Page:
Maryknoll Father Vincent Capodanno (1929-1967) may not be a household name, even among Catholics. “The Field Afar,” an independently produced documentary, aims to make his inspiring life story better known.

Engaging and well-crafted, the one-hour film will be airing on various ABC-TV affiliates through January 2020. Viewers can go to https://www.thefieldafar.com/abc-broadcast to find air times in their region.

Written and directed by Tim Moriarty and Jake Ehrlich, and narrated by Moriarty, “The Field Afar” charts the priest’s life from his Italian American roots on Staten Island, New York, to his life as a missionary in Taiwan and Hong Kong and his work, most famously, as a Navy chaplain in the Vietnam War.

The directors make good use of some wonderfully vivid still photographs, the subject’s letters and extensive and powerful archival war footage. Interviews with family members, fellow priests, historians and, most especially, Marines who served with the chaplain during the war also help them shape Father Capodanno’s narrative.

Growing up among a large family where food and fellowship were always bountiful formed the future clergyman. But the death of his father, Vincent, when his namesake was only 10 devastated the boy. His cousin, Al Lambert, speculates this loss may have influenced the 19-year-old Vincent’s decision to become a missionary in 1949 as opposed to a parish priest.

His inspiration may have come from Maryknoll’s magazine, from the then-title of which the documentary takes its name. The publication, as Maryknoll Brother John Blazo notes, was meant to inspire enthusiasm in young people for a challenging and adventurous life as a member of America’s first missionary order, which had been established in 1911.

Father Capodanno’s first posting in Taiwan, which lasted six years, went well. But the priest chafed when he was he transferred to the order’s language school in Hong Kong in 1965. He saw it as a demotion. Losing weight and diagnosed with anxiety, Father Capodanno asked to work with the military vicariate (what is today the U.S. Archdiocese of the Military Services), and was commissioned a lieutenant in the Navy at Christmastime 1965.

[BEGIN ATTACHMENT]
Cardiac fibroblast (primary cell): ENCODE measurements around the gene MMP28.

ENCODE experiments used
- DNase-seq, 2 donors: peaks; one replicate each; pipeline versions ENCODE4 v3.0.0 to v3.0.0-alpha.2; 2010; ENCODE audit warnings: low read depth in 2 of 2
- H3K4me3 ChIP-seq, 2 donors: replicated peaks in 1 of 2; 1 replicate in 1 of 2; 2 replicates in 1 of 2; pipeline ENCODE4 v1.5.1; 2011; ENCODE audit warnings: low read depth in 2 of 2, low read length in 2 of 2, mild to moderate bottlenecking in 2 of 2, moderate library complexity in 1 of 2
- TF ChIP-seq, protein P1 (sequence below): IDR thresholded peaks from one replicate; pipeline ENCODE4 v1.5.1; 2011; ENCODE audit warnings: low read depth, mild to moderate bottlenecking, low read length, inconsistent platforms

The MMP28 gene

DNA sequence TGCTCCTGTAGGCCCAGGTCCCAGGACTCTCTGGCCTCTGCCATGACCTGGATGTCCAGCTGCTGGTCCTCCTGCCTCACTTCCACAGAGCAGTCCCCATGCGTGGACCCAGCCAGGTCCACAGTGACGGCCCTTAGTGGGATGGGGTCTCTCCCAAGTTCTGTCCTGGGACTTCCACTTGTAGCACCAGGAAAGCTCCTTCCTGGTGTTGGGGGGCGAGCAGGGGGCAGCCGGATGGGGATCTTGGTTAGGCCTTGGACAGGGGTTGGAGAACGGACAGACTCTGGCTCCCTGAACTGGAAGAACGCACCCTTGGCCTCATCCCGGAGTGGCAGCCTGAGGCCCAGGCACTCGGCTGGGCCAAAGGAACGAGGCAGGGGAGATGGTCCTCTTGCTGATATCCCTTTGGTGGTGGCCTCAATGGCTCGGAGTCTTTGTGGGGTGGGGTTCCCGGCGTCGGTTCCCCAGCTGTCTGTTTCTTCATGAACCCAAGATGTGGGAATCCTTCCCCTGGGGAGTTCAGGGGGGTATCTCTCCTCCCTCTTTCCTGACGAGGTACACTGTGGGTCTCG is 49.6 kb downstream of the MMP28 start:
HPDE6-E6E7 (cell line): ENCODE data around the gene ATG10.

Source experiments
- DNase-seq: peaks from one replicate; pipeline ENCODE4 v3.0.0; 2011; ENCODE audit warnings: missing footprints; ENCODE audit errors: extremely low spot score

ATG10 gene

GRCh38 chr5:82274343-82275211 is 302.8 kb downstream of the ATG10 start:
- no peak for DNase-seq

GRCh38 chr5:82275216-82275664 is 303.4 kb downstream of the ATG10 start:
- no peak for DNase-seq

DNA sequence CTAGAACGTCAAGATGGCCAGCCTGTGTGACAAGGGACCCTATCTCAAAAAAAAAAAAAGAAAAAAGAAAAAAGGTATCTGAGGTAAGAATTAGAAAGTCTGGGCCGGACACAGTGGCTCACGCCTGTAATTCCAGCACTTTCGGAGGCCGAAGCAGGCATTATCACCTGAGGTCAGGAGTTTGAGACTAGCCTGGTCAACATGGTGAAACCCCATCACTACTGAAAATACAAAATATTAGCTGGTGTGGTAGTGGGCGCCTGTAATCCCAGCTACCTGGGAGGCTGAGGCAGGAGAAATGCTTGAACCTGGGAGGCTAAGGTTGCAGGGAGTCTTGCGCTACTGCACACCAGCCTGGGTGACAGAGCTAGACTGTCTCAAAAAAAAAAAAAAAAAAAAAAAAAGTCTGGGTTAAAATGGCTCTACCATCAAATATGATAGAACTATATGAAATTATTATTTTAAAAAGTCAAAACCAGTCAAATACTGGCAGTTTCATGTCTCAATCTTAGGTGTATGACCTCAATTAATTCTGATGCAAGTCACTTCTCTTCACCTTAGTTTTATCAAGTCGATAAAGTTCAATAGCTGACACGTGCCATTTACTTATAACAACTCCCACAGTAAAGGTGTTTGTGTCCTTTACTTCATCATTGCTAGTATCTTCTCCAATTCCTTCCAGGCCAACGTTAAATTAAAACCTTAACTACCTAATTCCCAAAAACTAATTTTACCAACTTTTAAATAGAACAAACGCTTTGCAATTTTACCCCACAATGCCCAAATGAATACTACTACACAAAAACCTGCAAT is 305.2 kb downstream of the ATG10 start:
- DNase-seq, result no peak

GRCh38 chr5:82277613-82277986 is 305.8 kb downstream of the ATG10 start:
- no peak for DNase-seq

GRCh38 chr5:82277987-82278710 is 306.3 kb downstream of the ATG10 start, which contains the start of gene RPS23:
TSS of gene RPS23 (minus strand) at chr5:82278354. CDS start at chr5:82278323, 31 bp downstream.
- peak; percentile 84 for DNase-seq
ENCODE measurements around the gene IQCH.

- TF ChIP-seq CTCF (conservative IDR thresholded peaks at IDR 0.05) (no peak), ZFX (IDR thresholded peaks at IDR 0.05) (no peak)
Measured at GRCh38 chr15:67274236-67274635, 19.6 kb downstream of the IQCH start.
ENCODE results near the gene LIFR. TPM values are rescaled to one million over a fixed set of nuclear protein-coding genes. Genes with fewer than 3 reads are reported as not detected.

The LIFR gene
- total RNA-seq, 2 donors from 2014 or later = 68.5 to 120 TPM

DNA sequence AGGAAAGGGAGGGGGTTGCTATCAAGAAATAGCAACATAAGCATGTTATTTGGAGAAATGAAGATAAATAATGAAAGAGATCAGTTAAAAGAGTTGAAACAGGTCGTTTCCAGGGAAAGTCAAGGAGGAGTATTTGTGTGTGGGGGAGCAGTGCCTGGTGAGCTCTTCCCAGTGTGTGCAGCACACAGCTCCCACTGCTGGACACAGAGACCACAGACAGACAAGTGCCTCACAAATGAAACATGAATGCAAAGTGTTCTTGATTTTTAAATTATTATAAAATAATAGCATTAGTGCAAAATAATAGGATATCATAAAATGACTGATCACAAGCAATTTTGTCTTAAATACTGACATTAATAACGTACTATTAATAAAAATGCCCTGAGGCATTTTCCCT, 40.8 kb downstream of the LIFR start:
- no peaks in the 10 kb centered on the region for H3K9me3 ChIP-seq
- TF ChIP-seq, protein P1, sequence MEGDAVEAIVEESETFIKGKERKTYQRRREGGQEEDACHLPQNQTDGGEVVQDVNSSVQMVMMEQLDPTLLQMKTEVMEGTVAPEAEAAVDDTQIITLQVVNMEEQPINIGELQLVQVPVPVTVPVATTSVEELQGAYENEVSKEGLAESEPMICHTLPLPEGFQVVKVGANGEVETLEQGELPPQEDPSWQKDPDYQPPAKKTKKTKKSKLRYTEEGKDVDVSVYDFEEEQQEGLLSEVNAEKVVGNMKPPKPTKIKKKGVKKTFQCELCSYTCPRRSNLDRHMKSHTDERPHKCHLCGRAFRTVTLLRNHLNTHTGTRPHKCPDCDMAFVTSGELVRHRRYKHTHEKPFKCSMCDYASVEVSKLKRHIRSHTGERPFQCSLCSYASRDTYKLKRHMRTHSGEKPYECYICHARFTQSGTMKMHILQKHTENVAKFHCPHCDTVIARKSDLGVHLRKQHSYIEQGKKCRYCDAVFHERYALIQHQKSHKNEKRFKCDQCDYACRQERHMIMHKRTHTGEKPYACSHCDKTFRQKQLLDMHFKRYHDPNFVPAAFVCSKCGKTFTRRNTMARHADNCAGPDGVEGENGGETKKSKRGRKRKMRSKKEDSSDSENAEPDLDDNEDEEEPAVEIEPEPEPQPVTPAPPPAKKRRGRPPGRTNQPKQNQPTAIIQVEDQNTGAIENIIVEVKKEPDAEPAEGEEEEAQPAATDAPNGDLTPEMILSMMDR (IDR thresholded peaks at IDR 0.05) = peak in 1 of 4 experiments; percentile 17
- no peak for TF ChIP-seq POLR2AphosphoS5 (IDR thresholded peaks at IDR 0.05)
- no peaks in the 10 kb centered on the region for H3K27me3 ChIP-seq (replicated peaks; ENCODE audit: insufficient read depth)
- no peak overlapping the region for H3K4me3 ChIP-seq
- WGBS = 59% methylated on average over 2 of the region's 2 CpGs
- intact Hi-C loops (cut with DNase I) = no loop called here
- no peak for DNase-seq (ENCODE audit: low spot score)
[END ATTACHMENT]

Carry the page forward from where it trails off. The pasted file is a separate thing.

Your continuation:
He was initially assigned to the Marines’ 1st Battalion, 7th Division, based in Chu Lai, South Vietnam. The documentary’s most striking and affecting testimonies about Father Capodanno come from retired Marines, now in their 70s, to whom he ministered in-country.

Leo Rosetta acknowledges the chaplain didn’t have a “bubbly personality.” Nonetheless, “there was something magnetic about him,” George Phillips says.

“You felt better when he was around,” Jim Hamfeldt adds. “He understood what 19- and 20-year-old Marines were thinking.”

Unlike other chaplains, Father Capodanno accompanied the men on their dangerous missions. On Sept. 4, 1967, while tending to wounded marines in the Que Son Valley, without a gun or any cover, as Lambert says, the chaplain was shot 27 times in the back by an enemy machine-gunner.

Father Capodanno was, fellow Maryknoller Father John Cioppa says, “the definition of a martyr.” The “Grunt Padre,” as he was known, was posthumously awarded the nation’s highest military decoration, the Medal of Honor, in 1968. His cause for canonization was officially opened in 2002.

Replete with unsparing war imagery, “The Field Afar” is not for kids. For adults and teens, on the other hand, it will prove both informative and edifying.

Moriarty and Ehrlich certainly make the case that Father Capodanno embodied the C.S. Lewis epigram that frames the documentary: “Courage is not simply one of the virtues, but the form of every virtue at the testing point.”